The newness of their field naturally leads to a number of misconceptions about physician assistants. If you’ve never met a PA or been treated by one, you’re left to guess what it is that PA’s do, and sometimes these guesses (though understandable), are just plain wrong. Hoping to dispel some of these, I’ve made up a list of the more commonly held misconceptions about physician assistants. Hopefully it will be helpful both for those who are starting to research the field and for those who already know a few things about it. If you have others, please let me know.
Misconceptions About Physician Assistants
- “Physician Assistants are assistants to doctors.” With the poorly chosen name that our field has lived with for nearly 50 years, this one is easy to understand. It turns out though, that PA’s are only truly assistants to doctors in the area of surgery, by being the lead assistants in surgery, even before other surgeons. It’s important to note, however, that surgical PA’s do plenty of work on their own, including rounding on patients before and after surgery, doing bedside surgical procedures in the hospital such as inserting chest tubes and central lines, and seeing patients in the office. As for non-surgical PA’s, the vast majority work nearly independently, and consult with their supervising doctor when they feel they need to.
- “Physician Assistants don’t prescribe.” False. State regulations vary, but for the most part, PA’s prescribe medications as any doctor does. In some states the term is “furnish,” or “dispense” (when medications are given directly to the patient by the provider, as with samples), but these are minor distinctions. You should know, however that when a PA writes a prescription, he/she does so as an agent of the supervising physician, and in most states the physician’s name must appear on the prescription form too.
- “Physician Assistants don’t prescribe narcotics.” Taking #2 a step further, PA’s can prescribe controlled (scheduled) medications, such as opiates like Percocet, morphine, and Fentanyl. In most states the PA must obtain a separate DEA registration to do so. Some choose to practice without it, which means that they can’t prescribe these types of drugs, but the vast majority of PA’s, for the sake of convenience, do choose to get their own DEA registration number.
- Physician Assistants work under the doctor’s license. Actually, PA’s are certified nationally (by passing a national exam, the PANCE), and licensed by the state in which they practice. What’s the difference? A license is a credential that allows one to practice (effectively) permanently, so long as one pays the professional fees and does regular continuing education. PA certification is a more temporary credential that must be renewed by retesting. Physician assistant certifications must now be renewed every 10 years. This means that every ten years, a PA must pass a recertification exam (the Physician Assistant National Recertifying Examination, or PANRE) that proves he/she is still proficient. There are also certification exams for different PA specialties. This is all in addition to paying annual professional fees and performing continuing medical education (CME’s). In California, for example, PA’s must do 100 hours of CME’s every two years. Though it’s a hassle to keep having to prove you know your work, the recertification process is a good thing. It lends credibility to the field as a whole – PA’s must keep their knowledge up, or they can’t practice.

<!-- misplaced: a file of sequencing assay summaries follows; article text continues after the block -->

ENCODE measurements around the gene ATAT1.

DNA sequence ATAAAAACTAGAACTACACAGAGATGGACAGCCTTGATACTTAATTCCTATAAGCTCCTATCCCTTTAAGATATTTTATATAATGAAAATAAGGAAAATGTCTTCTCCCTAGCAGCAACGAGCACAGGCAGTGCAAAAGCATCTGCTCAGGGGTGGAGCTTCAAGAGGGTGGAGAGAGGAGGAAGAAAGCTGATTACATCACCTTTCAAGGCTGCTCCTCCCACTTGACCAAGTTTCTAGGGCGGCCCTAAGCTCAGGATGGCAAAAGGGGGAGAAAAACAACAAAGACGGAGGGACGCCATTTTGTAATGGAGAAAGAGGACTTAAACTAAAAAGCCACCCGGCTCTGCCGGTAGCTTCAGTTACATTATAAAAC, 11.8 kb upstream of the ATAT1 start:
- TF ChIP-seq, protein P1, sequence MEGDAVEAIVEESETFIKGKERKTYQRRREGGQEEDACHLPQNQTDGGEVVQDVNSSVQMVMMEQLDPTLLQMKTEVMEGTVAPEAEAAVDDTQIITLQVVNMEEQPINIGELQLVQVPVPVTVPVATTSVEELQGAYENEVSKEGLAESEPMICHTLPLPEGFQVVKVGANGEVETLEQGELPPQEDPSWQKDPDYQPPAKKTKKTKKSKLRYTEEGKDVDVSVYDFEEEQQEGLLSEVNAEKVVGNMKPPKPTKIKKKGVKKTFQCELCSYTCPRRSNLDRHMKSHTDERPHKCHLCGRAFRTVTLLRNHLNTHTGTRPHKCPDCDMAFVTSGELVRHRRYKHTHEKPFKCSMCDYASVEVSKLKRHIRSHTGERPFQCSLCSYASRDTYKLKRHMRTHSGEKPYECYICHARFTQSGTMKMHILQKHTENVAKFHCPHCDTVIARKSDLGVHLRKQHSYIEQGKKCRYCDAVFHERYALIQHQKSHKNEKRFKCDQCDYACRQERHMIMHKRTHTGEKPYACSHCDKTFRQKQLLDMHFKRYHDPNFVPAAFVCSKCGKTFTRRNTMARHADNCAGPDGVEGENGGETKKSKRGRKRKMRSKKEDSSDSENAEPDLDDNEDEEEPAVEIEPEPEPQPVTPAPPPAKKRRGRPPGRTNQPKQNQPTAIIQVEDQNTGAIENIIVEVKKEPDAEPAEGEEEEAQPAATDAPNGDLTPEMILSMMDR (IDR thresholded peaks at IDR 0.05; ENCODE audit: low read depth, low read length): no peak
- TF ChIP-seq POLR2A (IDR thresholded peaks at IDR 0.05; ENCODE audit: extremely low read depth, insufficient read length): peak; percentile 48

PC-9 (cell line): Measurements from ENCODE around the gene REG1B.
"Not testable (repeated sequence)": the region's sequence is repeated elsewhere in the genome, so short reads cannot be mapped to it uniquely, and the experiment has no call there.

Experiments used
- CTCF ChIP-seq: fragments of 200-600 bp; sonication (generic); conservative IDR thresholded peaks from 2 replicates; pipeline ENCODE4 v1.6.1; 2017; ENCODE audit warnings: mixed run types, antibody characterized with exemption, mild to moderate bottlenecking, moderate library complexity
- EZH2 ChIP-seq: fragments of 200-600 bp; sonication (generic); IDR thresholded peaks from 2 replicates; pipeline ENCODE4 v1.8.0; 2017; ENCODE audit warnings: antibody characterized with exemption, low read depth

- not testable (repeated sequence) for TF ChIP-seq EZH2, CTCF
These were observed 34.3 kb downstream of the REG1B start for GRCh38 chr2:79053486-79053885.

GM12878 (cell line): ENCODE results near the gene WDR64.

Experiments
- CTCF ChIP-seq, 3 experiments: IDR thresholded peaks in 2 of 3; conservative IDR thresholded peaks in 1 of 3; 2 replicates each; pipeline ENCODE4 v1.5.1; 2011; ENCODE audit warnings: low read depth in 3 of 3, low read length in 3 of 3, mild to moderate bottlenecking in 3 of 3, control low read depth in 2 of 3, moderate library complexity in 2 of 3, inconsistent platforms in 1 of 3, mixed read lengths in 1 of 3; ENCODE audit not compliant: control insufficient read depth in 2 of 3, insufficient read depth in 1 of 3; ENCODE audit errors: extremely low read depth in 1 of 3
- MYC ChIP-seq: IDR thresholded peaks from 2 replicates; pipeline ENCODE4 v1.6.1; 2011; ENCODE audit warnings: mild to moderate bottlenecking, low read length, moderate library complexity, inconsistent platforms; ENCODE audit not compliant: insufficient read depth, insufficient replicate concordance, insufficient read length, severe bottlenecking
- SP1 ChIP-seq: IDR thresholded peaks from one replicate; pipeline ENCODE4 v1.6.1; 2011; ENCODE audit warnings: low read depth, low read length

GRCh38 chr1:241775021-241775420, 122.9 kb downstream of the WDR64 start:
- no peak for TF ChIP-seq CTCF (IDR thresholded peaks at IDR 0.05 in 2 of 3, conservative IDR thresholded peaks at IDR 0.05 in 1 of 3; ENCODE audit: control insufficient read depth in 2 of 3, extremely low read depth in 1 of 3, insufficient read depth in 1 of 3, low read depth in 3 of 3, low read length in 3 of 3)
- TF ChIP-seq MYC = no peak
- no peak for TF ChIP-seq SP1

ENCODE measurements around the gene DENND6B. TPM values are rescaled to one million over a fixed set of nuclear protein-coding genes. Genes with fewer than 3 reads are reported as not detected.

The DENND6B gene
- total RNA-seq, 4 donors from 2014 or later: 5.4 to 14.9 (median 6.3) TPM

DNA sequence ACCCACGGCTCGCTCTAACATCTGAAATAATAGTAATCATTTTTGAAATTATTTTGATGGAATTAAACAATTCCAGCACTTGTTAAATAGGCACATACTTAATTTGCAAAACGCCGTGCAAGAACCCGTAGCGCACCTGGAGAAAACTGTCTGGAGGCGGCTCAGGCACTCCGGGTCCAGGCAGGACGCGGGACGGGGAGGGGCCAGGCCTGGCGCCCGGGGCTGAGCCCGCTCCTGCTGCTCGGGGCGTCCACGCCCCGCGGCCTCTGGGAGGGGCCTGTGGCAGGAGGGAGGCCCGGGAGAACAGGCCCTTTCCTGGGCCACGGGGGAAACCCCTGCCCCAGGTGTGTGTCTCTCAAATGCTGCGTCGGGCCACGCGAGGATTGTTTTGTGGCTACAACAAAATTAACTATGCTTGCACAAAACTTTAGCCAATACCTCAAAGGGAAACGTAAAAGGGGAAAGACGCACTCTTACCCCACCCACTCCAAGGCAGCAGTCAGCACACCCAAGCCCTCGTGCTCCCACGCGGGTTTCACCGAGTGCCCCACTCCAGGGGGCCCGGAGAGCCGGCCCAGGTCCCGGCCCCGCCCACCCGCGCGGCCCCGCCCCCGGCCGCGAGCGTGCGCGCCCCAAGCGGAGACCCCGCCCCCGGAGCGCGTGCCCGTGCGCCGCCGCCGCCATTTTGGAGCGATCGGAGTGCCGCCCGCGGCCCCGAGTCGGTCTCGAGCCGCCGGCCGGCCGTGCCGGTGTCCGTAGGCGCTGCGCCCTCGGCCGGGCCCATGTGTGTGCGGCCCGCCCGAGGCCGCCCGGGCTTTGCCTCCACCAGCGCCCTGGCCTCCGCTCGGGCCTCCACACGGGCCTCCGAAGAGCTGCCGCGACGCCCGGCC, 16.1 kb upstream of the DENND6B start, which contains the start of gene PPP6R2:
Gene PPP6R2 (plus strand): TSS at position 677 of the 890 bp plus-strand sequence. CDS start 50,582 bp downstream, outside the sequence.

- Physician assistants don’t specialize. Cue the buzzer – false again. PAs specialize in pretty much every area of medicine. About 36% of PA’s work in primary care, with the other 64% working in surgical, ER, and subspecialty areas, such as dermatology or rheumatology.
- “Physician assistants don’t order or interpret labs or imaging studies.” In truth, PA’s order and interpret labs and imaging studies (x-ray/CT/MRI etc.) just as any physician does.
- Physician assistants provide inferior care compared to physicians. This is very hard to measure experimentally, but the research does show that PAs aren’t sued for malpractice any more often than physicians, and the judgments from lawsuits against PAs aren’t any larger than those against physicians. In terms of patient outcomes, the research shows us consistently that PA’s, NP’s, and MD’s are all about equal.
- Physician assistant isn’t a satisfying job. Actually, the vast majority of PA’s say that they are very satisfied in most areas of their work, such as their pay, feeling that they matter, and liking what they do. The one area where they consistently show somewhat lower satisfaction is their workload, much like physicians. The satisfaction scores are higher for PA’s in the area of workload than for doctors, however.
- Physician‘s Assistant. It’s physician assistant – no apostrophe-s!
- Physician Assistants don’t get sued for malpractice. In any malpractice lawsuit, the plaintiff usually sues everyone who was involved with the patient’s allegedly improper care. This is no less true for physician assistants. On rare occasions, physicians can prove that they provided adequate supervision, despite the PA’s negligence, and therefore escape the malpractice judgment. But most often, is a PA is named in a lawsuit, the PA and the MD either win or lose the lawsuit together.
- Physician assistants all wish they could be doctors. Sorry, but it just aint so. Of course, there are some who would prefer to become physicians. But the vast majority chose to be PA’s because that’s what they preferred – because it can offer more life balance, provide more time with patients, is in keeping with debt-free living, or a hundred other reasons. Don’t believe me? Go talk to a few PA’s, and you will.
There are plenty more misconceptions about physician assistants. Can you think of one we’ve missed? Leave a comment to let us know!